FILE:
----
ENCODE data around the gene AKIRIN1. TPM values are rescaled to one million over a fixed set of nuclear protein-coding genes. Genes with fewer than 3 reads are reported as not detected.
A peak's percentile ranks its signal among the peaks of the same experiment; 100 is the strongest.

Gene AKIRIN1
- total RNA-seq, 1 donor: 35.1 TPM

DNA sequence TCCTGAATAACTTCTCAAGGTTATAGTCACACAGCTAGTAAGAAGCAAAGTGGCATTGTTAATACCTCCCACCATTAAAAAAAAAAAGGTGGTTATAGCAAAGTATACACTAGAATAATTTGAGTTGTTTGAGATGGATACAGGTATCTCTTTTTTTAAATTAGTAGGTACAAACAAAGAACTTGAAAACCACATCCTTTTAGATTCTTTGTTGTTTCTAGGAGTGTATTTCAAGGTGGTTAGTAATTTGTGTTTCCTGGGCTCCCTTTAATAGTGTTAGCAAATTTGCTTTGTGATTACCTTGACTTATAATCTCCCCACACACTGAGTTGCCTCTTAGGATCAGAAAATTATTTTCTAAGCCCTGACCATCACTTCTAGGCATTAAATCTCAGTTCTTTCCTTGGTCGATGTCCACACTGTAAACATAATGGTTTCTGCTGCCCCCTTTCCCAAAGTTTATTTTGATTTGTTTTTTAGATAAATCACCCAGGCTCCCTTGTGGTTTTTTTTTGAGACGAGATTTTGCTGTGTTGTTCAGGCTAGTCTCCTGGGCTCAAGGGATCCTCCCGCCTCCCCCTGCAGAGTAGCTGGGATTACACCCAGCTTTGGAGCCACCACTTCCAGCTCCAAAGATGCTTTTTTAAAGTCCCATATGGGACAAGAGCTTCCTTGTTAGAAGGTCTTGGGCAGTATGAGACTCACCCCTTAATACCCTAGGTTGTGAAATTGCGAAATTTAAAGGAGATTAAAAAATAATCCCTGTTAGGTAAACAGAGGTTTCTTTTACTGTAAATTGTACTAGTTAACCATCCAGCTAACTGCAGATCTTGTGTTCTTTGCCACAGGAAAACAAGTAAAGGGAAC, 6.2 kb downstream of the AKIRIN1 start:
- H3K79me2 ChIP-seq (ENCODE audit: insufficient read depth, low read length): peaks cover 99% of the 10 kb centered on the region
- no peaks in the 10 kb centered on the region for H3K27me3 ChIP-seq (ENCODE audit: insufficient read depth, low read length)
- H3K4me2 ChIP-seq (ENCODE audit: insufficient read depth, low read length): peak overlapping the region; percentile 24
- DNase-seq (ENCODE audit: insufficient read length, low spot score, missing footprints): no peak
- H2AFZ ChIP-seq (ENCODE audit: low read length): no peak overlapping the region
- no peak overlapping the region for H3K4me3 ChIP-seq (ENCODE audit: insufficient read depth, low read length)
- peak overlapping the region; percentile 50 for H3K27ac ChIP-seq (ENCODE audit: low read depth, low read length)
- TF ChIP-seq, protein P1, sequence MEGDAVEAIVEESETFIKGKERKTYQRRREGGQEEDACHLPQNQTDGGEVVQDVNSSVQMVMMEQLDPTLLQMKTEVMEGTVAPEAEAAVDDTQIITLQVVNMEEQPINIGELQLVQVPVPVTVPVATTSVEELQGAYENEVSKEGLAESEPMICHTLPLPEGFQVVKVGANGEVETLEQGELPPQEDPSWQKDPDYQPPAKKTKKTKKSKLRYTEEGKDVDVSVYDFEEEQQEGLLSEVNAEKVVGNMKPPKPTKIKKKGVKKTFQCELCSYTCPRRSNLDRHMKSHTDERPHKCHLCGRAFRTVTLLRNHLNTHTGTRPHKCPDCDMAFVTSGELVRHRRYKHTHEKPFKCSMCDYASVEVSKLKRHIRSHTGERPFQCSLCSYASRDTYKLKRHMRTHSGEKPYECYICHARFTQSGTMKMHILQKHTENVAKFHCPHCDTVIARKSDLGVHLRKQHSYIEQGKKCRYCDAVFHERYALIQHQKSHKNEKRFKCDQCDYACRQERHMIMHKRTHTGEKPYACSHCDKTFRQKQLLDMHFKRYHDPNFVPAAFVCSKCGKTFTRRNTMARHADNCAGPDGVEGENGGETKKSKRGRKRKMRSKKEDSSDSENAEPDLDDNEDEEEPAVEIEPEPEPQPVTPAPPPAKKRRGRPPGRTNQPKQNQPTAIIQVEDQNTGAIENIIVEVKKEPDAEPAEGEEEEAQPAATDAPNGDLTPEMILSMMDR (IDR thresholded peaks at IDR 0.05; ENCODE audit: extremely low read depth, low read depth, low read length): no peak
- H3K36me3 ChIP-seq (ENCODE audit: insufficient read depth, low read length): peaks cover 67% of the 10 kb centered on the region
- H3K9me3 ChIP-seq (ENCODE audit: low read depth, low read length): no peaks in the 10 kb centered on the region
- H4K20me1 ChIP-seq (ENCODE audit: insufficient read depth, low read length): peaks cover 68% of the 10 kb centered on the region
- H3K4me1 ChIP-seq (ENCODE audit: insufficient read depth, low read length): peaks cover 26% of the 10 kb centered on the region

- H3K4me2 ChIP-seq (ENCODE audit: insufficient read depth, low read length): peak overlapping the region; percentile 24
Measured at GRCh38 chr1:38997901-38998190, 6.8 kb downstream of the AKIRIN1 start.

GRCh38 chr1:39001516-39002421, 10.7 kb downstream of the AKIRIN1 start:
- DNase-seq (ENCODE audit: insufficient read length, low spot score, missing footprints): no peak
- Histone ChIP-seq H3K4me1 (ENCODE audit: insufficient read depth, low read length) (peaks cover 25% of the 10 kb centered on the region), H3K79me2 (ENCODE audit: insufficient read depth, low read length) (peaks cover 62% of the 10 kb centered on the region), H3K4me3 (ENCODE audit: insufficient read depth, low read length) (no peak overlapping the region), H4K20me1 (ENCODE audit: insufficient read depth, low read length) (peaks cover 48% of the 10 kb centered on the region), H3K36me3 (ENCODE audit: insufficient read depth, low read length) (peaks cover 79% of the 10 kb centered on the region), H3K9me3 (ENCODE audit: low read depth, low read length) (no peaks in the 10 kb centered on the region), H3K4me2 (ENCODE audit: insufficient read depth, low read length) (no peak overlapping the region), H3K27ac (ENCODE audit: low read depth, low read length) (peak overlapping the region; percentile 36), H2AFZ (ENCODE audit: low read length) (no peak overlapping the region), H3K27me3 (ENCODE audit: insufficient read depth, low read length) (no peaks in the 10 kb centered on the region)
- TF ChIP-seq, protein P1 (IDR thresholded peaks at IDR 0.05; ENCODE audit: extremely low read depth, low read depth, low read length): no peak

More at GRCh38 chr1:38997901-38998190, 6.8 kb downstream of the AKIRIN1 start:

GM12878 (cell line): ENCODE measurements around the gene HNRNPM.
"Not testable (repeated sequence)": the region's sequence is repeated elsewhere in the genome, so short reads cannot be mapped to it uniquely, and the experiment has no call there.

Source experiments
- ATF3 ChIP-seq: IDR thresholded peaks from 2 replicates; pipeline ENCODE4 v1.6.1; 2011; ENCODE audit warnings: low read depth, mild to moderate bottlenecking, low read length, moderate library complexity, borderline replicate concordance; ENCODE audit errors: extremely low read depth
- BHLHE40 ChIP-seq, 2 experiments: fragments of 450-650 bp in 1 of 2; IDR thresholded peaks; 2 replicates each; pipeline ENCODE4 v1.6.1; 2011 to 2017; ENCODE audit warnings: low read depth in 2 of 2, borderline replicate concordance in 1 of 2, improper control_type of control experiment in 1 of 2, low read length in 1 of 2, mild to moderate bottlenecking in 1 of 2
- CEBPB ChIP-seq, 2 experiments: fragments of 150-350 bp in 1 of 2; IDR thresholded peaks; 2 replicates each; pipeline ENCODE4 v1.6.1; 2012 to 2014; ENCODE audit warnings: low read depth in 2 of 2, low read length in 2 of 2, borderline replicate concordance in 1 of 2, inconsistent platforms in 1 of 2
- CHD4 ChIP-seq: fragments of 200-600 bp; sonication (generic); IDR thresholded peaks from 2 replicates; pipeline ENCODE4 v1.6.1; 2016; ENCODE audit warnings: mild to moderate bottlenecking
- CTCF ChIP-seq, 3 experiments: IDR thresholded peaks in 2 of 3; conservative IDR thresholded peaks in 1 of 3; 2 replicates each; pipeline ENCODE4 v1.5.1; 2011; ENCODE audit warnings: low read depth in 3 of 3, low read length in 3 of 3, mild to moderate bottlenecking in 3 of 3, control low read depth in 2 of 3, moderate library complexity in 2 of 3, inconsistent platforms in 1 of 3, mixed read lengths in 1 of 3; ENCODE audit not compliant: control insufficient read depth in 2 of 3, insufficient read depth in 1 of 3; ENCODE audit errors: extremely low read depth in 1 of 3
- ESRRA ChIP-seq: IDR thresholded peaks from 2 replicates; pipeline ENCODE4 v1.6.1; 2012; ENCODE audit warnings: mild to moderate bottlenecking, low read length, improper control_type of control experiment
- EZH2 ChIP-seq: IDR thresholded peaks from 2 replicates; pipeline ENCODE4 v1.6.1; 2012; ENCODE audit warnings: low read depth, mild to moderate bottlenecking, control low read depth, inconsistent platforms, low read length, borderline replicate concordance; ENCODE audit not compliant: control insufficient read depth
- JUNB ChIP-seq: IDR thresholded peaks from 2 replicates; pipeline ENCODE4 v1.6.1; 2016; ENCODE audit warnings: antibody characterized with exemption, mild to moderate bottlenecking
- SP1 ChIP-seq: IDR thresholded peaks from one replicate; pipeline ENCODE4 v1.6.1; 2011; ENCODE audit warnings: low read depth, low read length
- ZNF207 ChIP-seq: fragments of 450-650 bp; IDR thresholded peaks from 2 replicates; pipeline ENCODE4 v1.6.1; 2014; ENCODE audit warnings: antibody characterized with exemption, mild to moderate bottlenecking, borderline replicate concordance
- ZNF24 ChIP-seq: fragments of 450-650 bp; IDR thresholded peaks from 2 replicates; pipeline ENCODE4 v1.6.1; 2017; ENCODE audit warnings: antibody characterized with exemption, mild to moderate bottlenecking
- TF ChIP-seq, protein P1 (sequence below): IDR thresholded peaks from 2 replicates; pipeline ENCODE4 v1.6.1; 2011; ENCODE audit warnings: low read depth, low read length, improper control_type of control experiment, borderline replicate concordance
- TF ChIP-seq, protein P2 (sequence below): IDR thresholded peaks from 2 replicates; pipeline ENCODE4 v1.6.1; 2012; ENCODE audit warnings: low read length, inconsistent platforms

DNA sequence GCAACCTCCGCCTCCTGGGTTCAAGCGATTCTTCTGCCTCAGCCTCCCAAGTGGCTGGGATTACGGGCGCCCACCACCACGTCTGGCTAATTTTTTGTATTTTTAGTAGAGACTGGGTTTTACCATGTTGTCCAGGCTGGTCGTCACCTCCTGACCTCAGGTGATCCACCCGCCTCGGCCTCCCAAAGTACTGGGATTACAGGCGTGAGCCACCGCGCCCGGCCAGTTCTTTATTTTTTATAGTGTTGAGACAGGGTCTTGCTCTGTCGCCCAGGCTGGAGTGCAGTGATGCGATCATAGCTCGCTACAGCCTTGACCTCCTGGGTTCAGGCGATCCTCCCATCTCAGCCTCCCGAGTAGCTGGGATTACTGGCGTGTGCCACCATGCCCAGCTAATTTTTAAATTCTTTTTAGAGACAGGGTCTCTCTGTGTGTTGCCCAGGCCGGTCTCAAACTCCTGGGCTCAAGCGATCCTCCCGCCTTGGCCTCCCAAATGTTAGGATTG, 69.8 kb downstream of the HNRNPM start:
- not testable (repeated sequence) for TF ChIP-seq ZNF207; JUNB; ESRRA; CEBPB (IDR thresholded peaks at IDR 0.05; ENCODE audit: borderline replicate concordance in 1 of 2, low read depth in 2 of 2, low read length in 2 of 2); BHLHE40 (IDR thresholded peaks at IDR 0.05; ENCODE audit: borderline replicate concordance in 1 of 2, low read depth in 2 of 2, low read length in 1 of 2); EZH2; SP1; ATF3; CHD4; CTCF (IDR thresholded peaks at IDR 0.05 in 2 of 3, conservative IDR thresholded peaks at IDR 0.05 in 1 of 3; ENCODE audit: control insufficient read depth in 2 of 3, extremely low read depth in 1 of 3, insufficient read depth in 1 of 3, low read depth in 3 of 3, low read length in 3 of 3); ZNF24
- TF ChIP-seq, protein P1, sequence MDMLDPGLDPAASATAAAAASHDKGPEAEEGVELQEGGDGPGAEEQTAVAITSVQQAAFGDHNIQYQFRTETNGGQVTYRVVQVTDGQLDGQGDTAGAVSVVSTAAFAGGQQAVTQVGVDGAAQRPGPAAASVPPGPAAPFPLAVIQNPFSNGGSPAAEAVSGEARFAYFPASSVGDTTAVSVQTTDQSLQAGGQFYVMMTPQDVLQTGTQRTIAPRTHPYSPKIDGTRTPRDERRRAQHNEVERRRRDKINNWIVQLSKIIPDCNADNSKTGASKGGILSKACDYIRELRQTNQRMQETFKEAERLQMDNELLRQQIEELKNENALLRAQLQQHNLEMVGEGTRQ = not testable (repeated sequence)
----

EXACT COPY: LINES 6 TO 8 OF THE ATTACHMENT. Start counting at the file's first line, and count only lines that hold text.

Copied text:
- H3K79me2 ChIP-seq (ENCODE audit: insufficient read depth, low read length): peaks cover 99% of the 10 kb centered on the region
- no peaks in the 10 kb centered on the region for H3K27me3 ChIP-seq (ENCODE audit: insufficient read depth, low read length)
- H3K4me2 ChIP-seq (ENCODE audit: insufficient read depth, low read length): peak overlapping the region; percentile 24